Introducing the “God of surprises”

Last Monday, just before the the now infamous Relatio Post Disceptationem was detonated, Pope Francis gave a homily (just by coincidence, don’t you know) about our God being a “God of surprises.”

Matters of timing aside, this isn’t exactly a new theme for Pope Francis.

In his homily of January 20, 2014, one month to the day before Cardinal Kasper was to deliver his reflections at the Extraordinary Consistory in Rome in preparation for the Extraordinary Synod just concluded, the pope had this to say as reported in L’Osservatore Romano:

Pope Francis noted that the two readings “speak to us about about the disposition we should have in the presence of the word of God”; i.e.,“docility”. “Docile to the word of God. The word of God is living. And therefore it comes and says what it wants to say: not what I expect it to say or what I hope it will say or what I want it to say”. The word of God “is free” and it comes as “a surprise, since our God is the God of surprises: he comes and always does new things. He is newness. The Gospel is newness. Revelation is newness.”

In Evangelii Gaudium, the 50,000+ word tome that Cardinal Burke presumably still hasn’t “quite figured out exactly how to describe,” Pope Francis hammered home just how surprising God can be:

He is for ever young and a constant source of newness. The Church never fails to be amazed at “the depth of the riches and wisdom and knowledge of God” … . The real newness is the newness which God himself mysteriously brings about and inspires, provokes, guides and accompanies in a thousand ways … At the same time, today’s vast and rapid cultural changes demand that we constantly seek ways of expressing unchanging truths in a language which brings out their abiding newness.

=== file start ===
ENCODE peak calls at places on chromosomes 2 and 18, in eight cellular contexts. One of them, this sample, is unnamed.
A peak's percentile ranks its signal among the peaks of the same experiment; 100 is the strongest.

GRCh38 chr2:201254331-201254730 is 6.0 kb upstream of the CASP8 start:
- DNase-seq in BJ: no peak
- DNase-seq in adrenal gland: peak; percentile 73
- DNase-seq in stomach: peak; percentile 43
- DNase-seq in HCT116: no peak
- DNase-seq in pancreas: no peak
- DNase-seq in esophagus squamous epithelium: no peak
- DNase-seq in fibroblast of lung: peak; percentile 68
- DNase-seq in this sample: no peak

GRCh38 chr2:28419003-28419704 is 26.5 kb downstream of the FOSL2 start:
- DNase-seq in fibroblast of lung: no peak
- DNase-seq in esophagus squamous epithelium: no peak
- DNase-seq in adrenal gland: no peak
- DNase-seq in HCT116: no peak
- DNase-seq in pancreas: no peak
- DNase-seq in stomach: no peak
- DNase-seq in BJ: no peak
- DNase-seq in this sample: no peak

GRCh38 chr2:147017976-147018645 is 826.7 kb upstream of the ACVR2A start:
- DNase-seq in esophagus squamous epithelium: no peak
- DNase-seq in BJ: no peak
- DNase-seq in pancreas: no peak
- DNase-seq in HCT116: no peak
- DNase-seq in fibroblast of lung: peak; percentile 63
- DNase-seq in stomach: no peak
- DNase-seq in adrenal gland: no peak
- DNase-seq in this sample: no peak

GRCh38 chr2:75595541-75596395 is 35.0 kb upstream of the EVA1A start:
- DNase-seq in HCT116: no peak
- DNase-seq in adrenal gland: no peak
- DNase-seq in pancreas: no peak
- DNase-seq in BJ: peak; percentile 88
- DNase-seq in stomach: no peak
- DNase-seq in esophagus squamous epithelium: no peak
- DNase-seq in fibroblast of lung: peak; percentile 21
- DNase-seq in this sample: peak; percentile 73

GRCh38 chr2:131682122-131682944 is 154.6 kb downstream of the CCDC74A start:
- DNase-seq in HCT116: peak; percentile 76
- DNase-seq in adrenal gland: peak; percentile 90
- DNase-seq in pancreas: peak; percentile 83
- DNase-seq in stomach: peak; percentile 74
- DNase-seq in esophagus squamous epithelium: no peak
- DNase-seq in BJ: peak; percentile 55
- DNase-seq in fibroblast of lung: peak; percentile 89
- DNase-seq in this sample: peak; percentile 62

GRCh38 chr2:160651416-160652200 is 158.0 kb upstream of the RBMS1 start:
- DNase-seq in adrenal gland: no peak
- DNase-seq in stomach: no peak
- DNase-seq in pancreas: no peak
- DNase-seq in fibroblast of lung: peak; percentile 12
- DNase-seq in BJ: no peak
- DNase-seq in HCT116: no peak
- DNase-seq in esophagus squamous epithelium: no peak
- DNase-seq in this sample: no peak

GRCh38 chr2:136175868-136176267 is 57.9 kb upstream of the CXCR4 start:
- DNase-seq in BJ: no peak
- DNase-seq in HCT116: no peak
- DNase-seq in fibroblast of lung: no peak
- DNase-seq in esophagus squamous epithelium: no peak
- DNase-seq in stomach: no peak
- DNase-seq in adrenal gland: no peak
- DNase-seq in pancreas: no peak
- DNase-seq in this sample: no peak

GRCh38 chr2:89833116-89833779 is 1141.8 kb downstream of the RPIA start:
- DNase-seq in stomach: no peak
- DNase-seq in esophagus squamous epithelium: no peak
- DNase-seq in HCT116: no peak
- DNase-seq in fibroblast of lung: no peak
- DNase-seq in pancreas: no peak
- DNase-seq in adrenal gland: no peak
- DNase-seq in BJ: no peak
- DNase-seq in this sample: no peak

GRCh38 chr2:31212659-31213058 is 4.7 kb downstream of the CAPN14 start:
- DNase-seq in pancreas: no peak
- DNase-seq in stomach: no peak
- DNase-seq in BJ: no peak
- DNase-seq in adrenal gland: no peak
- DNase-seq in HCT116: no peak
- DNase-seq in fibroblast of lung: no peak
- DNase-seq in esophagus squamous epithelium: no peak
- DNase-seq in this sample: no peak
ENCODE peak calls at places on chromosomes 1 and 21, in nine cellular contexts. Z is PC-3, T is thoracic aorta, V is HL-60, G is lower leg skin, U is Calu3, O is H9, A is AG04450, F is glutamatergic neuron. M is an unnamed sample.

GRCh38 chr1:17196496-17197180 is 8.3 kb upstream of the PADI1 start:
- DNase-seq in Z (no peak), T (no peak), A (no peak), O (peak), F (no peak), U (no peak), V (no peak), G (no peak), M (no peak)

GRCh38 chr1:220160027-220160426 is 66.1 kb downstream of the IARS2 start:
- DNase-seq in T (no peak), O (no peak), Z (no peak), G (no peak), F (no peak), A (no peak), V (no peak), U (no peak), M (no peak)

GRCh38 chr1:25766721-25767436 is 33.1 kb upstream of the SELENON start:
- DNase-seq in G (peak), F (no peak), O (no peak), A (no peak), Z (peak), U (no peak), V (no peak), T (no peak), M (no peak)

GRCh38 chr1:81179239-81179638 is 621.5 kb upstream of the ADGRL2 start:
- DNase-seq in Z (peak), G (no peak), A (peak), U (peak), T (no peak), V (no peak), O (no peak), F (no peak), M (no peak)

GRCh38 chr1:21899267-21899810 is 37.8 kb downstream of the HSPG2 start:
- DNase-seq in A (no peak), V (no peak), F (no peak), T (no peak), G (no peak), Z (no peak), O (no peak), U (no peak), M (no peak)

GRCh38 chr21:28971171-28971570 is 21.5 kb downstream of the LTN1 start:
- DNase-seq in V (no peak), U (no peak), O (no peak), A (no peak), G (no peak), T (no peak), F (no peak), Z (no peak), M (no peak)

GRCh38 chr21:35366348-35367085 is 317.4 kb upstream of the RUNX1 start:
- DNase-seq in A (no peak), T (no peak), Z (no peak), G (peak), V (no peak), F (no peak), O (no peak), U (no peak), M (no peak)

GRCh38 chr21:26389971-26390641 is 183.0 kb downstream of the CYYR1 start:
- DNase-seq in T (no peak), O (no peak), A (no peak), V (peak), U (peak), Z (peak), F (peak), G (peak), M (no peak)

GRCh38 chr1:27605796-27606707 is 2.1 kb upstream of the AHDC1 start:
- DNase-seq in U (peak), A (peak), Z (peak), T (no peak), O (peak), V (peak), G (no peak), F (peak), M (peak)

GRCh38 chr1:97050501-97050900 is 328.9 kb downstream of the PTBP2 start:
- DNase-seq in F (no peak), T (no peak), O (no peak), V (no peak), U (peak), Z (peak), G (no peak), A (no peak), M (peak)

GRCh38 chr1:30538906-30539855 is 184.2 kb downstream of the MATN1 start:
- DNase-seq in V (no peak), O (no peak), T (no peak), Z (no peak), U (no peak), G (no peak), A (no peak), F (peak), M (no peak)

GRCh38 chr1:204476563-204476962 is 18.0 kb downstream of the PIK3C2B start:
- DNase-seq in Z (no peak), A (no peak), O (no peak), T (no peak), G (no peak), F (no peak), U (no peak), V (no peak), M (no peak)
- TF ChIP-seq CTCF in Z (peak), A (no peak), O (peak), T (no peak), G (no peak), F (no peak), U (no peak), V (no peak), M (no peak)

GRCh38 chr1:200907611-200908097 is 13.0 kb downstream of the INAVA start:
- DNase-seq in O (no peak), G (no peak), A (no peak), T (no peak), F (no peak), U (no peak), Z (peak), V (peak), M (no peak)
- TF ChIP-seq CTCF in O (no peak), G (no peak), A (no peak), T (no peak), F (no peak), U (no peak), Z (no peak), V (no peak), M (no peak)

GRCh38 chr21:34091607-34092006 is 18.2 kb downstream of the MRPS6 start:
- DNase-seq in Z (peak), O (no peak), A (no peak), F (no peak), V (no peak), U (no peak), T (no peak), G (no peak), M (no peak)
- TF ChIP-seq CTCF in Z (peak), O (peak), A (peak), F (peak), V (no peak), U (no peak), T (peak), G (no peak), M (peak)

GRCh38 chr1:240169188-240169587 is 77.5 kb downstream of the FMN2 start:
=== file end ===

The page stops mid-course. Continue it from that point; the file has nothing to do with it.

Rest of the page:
Indeed, so surprising is this God of… ahem… “ours,” that the word “new” appears in Evangelii Gaudium some 200 times! I highly recommend, for those of you who can stomach it, to reread the document with the Synod’s scandalous Midterm Report in mind.

Clearly, the nonsense found in the Relatio is in perfect keeping with the modernist mindset of the current  pope.

Come to think of it, isn’t amazing just how often this “God of surprises” tends to share Pope Francis’ ideas and opinions?

God of surprises

 

 

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